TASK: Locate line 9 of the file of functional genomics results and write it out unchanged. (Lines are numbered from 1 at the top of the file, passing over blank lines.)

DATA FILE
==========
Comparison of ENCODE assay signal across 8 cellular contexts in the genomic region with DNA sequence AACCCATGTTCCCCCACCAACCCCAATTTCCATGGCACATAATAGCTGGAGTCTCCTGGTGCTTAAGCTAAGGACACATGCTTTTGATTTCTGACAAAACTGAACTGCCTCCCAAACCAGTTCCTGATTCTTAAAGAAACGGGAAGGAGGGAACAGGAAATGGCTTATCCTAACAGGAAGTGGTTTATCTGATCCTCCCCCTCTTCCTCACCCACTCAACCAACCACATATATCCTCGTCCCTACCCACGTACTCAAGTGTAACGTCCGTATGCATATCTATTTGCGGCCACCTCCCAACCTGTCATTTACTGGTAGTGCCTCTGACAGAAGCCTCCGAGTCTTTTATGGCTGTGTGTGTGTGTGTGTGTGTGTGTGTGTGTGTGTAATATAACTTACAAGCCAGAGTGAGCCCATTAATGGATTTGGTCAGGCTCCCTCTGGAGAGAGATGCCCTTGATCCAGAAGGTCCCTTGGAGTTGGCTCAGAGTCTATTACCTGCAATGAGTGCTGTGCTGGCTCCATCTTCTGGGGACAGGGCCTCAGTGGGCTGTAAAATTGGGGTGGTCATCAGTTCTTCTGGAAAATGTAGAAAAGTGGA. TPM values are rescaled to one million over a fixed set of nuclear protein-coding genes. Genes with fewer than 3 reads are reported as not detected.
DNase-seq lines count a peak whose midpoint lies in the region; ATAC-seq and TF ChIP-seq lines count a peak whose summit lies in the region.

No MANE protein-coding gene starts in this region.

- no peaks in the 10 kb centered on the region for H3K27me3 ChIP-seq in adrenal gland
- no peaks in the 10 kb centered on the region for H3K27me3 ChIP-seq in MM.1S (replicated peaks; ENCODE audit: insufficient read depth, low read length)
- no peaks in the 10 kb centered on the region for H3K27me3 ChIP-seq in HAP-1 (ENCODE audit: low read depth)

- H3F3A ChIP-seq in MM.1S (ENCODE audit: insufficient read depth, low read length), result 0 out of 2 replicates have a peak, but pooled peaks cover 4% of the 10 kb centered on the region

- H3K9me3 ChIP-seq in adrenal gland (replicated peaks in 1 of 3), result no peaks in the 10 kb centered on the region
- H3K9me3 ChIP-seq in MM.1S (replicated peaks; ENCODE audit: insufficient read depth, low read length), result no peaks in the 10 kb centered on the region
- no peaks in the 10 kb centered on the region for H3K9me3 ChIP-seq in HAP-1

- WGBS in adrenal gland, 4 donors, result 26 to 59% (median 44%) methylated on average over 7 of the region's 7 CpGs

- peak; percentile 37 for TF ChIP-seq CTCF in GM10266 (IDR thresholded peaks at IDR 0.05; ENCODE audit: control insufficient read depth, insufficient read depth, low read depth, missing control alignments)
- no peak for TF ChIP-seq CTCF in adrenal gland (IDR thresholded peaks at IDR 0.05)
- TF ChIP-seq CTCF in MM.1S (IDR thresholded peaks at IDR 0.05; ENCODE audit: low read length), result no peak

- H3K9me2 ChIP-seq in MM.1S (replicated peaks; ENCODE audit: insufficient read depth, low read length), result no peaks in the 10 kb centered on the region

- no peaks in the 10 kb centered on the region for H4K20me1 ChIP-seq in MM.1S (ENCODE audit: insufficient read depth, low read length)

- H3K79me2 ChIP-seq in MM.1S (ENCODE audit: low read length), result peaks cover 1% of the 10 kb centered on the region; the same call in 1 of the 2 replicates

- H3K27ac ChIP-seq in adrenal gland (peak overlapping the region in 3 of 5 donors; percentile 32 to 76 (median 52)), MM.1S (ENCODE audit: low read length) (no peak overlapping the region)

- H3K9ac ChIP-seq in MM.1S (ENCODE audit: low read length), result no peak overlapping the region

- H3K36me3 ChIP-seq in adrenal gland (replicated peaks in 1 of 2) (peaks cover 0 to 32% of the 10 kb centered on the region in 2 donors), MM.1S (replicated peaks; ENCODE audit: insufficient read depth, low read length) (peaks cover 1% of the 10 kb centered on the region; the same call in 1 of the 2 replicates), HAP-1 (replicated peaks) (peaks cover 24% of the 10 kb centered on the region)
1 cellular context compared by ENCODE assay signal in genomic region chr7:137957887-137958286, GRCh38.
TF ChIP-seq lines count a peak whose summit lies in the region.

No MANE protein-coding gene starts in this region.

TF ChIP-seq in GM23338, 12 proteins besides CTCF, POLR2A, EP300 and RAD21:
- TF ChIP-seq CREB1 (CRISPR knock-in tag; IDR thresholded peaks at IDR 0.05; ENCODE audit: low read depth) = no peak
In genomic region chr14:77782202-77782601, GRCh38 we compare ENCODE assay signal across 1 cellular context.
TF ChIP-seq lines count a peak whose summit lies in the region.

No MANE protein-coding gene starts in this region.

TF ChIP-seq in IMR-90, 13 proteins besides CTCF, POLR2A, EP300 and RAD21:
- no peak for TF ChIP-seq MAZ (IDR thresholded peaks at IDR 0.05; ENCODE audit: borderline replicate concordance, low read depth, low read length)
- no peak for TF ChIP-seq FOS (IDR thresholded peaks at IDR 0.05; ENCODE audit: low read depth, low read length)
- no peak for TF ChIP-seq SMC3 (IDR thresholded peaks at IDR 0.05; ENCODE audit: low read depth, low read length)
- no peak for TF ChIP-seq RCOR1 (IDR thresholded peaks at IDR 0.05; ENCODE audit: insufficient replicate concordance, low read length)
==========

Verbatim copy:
- H3K9me3 ChIP-seq in MM.1S (replicated peaks; ENCODE audit: insufficient read depth, low read length), result no peaks in the 10 kb centered on the region